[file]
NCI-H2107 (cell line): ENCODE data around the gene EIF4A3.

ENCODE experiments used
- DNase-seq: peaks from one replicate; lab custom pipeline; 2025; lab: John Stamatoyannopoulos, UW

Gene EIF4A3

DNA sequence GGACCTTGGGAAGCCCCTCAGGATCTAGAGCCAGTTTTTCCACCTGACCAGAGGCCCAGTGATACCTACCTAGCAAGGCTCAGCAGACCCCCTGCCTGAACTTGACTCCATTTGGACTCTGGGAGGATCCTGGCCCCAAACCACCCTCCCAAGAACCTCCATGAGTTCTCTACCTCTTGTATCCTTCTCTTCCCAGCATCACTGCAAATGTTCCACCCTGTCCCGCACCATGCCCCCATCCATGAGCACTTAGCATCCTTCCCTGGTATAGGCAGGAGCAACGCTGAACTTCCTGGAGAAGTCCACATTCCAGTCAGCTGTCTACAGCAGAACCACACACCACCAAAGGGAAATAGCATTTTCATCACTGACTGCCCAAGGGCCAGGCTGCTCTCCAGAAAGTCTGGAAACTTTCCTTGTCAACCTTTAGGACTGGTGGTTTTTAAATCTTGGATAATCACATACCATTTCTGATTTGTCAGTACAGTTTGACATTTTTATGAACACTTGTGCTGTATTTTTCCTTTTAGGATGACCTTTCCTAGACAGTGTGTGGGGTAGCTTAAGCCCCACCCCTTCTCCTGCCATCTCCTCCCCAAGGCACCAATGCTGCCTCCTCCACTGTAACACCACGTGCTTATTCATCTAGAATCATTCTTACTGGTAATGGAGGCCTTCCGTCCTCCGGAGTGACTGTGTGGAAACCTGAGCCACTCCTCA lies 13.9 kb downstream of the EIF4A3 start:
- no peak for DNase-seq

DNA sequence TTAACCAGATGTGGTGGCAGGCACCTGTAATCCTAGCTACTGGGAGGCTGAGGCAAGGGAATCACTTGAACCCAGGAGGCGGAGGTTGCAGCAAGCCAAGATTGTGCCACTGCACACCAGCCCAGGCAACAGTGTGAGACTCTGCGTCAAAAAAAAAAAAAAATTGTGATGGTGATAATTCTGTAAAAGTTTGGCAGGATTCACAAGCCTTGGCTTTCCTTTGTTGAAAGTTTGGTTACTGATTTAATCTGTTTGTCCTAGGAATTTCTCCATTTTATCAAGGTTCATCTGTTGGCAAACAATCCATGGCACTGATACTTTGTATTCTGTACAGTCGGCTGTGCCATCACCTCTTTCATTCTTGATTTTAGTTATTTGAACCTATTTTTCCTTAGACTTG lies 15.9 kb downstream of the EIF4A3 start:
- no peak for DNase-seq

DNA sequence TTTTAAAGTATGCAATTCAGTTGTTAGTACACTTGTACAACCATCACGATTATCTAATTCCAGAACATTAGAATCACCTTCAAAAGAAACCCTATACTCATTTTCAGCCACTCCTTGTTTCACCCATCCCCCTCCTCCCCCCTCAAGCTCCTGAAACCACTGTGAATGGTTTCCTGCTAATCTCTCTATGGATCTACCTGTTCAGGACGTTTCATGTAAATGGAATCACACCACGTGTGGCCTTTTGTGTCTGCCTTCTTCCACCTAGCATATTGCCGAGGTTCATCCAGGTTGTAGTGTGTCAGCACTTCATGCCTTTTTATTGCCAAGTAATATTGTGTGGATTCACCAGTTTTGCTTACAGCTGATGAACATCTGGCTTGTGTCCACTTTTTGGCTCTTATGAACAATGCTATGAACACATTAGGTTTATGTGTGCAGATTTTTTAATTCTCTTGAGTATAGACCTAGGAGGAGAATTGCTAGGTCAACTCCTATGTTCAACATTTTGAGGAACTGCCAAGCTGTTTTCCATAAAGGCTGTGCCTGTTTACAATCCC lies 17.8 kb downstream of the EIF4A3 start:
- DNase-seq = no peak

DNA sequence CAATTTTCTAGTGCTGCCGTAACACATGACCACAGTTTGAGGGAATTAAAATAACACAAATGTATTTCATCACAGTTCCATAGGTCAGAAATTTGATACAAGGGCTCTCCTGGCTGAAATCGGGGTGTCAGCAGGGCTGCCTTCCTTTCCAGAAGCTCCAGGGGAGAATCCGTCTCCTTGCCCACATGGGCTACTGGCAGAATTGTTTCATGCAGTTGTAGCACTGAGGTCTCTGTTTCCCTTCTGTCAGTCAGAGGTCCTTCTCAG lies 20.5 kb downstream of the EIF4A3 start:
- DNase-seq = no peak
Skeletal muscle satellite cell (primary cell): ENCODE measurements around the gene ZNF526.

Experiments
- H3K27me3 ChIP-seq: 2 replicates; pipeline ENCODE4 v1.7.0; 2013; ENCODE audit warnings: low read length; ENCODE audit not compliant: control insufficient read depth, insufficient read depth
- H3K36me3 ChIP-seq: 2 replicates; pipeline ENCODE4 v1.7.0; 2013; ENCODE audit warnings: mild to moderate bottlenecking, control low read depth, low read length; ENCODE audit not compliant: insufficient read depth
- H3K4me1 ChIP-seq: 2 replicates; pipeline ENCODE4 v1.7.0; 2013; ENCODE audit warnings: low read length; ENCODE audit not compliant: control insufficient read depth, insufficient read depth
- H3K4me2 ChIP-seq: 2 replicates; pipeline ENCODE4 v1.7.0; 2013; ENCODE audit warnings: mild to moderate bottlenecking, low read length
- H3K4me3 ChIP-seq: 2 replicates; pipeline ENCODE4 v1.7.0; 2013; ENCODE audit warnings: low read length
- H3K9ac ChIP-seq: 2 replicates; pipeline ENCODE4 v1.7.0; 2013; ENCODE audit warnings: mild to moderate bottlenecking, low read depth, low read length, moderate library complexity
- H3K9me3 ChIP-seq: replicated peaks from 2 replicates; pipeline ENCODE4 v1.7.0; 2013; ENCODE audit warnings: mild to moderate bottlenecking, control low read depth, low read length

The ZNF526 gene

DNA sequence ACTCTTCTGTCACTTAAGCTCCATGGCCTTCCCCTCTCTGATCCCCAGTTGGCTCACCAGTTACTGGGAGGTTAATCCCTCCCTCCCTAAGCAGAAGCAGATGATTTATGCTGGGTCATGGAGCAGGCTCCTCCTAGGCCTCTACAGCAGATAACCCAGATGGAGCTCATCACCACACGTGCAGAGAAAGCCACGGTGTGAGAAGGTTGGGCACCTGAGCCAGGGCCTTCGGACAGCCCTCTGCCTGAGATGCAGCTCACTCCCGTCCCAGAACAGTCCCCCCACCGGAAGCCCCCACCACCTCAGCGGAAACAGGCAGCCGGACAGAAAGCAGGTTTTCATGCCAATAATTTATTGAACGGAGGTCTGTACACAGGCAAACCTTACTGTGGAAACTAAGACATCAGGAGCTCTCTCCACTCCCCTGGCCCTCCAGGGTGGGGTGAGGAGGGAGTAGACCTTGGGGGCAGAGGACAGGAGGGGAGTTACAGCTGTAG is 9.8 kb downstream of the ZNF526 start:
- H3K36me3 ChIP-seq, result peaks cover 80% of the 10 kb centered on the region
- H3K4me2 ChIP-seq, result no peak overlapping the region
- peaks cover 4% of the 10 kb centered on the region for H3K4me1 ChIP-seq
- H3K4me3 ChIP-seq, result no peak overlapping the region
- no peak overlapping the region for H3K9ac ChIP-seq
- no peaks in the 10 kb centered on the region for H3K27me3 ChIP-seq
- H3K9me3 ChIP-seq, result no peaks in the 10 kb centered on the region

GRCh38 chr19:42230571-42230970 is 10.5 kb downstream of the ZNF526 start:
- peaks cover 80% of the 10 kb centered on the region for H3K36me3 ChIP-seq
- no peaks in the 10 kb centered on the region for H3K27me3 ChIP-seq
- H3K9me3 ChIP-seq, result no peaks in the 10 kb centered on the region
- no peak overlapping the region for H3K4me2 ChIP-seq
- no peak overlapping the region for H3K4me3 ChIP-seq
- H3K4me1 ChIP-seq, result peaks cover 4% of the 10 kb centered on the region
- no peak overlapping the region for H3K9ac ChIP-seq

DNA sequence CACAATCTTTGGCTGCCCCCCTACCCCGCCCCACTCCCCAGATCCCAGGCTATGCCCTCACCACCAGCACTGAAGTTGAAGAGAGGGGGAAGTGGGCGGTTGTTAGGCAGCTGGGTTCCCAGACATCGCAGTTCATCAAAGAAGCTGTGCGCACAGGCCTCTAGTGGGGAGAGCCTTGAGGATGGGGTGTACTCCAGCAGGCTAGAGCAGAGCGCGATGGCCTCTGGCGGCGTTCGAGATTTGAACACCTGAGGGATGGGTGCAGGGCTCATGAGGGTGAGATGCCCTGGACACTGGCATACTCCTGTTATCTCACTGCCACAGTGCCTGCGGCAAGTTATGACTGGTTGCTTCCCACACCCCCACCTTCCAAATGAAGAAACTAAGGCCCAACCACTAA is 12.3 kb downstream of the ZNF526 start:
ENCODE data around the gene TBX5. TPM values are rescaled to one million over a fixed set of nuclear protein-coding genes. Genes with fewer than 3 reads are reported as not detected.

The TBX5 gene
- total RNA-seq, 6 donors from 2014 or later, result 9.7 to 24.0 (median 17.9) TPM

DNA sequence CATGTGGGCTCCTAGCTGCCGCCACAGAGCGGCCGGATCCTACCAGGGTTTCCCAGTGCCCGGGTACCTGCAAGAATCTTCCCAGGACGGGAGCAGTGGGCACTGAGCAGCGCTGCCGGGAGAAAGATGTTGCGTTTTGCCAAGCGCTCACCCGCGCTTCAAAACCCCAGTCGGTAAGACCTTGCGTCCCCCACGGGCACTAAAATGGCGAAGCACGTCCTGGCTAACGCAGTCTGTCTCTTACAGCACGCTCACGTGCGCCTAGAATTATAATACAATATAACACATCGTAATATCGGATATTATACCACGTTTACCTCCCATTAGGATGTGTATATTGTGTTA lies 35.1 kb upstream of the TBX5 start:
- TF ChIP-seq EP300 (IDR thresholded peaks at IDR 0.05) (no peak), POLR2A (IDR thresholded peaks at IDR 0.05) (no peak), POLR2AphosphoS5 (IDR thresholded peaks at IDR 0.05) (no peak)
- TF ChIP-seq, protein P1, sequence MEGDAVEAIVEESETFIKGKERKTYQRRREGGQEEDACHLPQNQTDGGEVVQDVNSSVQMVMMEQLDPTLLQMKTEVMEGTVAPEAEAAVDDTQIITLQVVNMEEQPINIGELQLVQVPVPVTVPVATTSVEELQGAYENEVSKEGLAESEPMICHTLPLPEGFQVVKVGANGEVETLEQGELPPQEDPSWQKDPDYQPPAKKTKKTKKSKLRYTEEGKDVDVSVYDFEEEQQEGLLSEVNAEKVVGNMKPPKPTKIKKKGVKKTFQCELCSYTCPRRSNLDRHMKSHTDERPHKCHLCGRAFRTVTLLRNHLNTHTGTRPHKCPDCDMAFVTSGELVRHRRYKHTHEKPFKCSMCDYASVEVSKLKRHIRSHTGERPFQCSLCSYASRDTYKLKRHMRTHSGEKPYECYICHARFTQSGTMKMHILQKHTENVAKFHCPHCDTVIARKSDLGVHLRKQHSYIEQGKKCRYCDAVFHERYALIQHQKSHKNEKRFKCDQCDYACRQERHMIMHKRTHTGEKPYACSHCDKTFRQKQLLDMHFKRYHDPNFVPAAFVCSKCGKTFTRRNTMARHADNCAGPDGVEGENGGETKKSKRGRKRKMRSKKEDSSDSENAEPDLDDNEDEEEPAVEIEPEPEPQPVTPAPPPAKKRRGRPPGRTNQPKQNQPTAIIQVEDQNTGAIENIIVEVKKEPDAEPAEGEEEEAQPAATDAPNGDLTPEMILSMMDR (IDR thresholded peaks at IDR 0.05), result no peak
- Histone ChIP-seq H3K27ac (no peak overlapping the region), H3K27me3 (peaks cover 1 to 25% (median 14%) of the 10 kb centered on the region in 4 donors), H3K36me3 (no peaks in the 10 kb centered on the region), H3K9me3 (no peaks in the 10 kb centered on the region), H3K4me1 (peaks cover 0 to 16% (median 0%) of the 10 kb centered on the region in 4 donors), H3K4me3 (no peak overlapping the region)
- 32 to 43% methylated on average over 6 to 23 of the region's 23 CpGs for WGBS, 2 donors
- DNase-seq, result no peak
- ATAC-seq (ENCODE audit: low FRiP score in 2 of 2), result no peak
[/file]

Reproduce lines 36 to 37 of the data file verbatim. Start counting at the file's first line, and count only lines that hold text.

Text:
- no peak overlapping the region for H3K4me3 ChIP-seq
- H3K4me1 ChIP-seq, result peaks cover 4% of the 10 kb centered on the region